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As America’s favorite illustrator, Norman Rockwell has long had ties to our nation’s Presidents. As Norman Rockwell Museum’s 2008 exhibition Norman Rockwell: Illustrator in Chief showcased, Rockwell painted not only portraits of many American leaders (Presidents Dwight D. Eisenhower, John F. Kennedy, Lyndon B. Johnson, Richard Nixon, and Ronald Reagan), but also illustrations of important figures (President Abraham Lincoln on several occasions) and events in our country’s history. He was even recognized for his contributions to American culture by being awarded the Presidential Medal of Freedom in 1977.

So it seems natural that Rockwell and his work would still find a welcome place with the occupants of our nation’s highest office… we just didn’t know how literally. A recent tour of the White House has called attention to a Rockwell painting which has been proudly displayed in the Oval Office for over a decade, through three recent administrations. Statue of Liberty, Rockwell’s illustration for the July 6, 1946 cover of The Saturday Evening Post, seems a perfectly patriotic and artistic display; the oil on canvas features a crop of Lady Liberty’s outstretched arm, being scaled by several repair workers (miniscule by comparison) doing their best to keep the symbolic statue’s torch alive. Through the painting, Rockwell succeeds in expressing a theme of both national pride and humility.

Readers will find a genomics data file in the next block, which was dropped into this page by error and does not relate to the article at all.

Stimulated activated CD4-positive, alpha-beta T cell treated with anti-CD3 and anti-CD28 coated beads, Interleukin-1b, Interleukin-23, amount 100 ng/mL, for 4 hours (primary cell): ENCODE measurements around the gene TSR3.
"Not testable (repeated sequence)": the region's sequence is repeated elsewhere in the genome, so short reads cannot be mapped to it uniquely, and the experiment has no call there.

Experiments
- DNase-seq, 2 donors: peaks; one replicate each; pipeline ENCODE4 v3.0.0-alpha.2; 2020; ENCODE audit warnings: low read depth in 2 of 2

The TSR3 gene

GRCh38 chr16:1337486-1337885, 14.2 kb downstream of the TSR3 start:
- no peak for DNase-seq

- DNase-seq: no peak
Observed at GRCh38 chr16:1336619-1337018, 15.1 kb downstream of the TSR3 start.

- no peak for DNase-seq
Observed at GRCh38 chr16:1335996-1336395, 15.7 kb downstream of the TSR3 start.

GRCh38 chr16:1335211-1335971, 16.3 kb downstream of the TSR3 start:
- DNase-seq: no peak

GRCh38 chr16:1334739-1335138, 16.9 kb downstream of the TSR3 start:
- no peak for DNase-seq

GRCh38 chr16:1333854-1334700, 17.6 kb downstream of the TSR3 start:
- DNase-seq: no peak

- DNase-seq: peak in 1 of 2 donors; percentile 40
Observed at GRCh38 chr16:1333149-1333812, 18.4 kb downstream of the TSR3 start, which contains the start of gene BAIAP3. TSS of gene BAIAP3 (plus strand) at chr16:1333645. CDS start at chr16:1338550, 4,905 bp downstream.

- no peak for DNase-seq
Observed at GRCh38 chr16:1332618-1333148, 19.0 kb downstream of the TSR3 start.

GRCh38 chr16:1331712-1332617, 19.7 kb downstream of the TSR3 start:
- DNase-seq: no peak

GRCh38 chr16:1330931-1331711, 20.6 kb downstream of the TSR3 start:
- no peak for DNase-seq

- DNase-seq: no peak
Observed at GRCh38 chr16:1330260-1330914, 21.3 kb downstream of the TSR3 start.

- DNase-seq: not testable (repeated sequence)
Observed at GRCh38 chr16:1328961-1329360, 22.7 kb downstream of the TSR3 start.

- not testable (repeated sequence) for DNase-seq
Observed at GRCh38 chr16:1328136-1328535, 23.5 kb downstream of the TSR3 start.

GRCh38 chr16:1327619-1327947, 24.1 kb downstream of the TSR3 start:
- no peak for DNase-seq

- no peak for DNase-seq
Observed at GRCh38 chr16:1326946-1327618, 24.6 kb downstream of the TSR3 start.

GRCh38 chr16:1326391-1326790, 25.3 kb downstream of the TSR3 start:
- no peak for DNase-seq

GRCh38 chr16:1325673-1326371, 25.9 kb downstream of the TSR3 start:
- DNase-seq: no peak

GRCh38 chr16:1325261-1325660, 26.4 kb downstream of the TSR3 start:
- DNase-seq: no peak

This original oil on canvas work was once owned by noted film director Steven Spielberg, a long-time fan and collector of Norman Rockwell’s work. Mr. Spielberg, who serves on the board of Norman Rockwell Museum, eventually donated the painting to the official White House Collection in 1994. Since that time, Presidents Bill Clinton, George W. Bush, and Barack Obama have each had it on display in the Oval Office (an interesting note is the placement of fellow illustrator Frederic Remington’s sculpture Bronco Buster below the painting). An additional series of Rockwell works—appropriately titled So You Want to See The President (Saturday Evening Post story illustration, November 13, 1943)—are also on loan to the White House, and on view in the building’s West Wing.

Take a tour of President Obama’s Oval Office, through this Associated Press video link:

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